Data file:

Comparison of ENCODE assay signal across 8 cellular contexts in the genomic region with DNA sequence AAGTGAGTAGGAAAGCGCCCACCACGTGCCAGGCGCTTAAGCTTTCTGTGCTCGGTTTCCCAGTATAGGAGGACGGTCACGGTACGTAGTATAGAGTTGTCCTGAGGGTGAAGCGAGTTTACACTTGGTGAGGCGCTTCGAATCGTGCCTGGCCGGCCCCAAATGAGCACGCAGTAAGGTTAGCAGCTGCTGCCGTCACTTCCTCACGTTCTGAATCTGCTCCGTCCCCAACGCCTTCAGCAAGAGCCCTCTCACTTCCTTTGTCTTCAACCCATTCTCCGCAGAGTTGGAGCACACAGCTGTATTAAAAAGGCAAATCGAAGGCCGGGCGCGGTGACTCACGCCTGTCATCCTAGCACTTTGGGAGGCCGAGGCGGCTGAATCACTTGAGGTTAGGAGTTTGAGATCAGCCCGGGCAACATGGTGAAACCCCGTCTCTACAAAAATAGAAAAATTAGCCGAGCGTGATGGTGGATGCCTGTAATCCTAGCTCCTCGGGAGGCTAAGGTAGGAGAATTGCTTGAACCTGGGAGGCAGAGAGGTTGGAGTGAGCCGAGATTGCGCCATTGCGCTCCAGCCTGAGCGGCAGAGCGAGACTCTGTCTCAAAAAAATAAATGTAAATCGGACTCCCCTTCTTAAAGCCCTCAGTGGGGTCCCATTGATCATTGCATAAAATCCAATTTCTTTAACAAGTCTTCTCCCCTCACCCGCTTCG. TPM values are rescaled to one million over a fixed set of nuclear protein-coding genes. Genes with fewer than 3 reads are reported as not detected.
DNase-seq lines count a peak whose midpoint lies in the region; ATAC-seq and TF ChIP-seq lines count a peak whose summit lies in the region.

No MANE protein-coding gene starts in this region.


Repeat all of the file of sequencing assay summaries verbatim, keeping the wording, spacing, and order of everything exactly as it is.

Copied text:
Comparison of ENCODE assay signal across 8 cellular contexts in the genomic region with DNA sequence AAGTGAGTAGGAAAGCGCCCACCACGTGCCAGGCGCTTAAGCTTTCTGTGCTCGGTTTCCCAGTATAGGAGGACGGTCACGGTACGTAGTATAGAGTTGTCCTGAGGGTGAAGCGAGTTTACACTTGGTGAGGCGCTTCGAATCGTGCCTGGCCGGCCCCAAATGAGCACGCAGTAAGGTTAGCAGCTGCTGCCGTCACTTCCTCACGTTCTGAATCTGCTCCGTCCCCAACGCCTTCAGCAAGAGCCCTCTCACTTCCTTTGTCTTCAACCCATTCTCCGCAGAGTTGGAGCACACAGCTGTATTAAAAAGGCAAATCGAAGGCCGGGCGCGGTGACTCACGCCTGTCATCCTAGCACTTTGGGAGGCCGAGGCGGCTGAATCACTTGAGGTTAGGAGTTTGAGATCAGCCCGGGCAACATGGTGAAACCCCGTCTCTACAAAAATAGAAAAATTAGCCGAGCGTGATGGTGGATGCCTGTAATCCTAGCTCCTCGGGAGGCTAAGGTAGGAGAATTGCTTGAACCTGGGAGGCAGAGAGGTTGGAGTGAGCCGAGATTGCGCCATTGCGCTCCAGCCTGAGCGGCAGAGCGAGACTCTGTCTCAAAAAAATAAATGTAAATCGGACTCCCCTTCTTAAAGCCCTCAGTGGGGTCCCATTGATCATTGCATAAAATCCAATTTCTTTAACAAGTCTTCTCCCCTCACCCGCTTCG. TPM values are rescaled to one million over a fixed set of nuclear protein-coding genes. Genes with fewer than 3 reads are reported as not detected.
DNase-seq lines count a peak whose midpoint lies in the region; ATAC-seq and TF ChIP-seq lines count a peak whose summit lies in the region.

No MANE protein-coding gene starts in this region.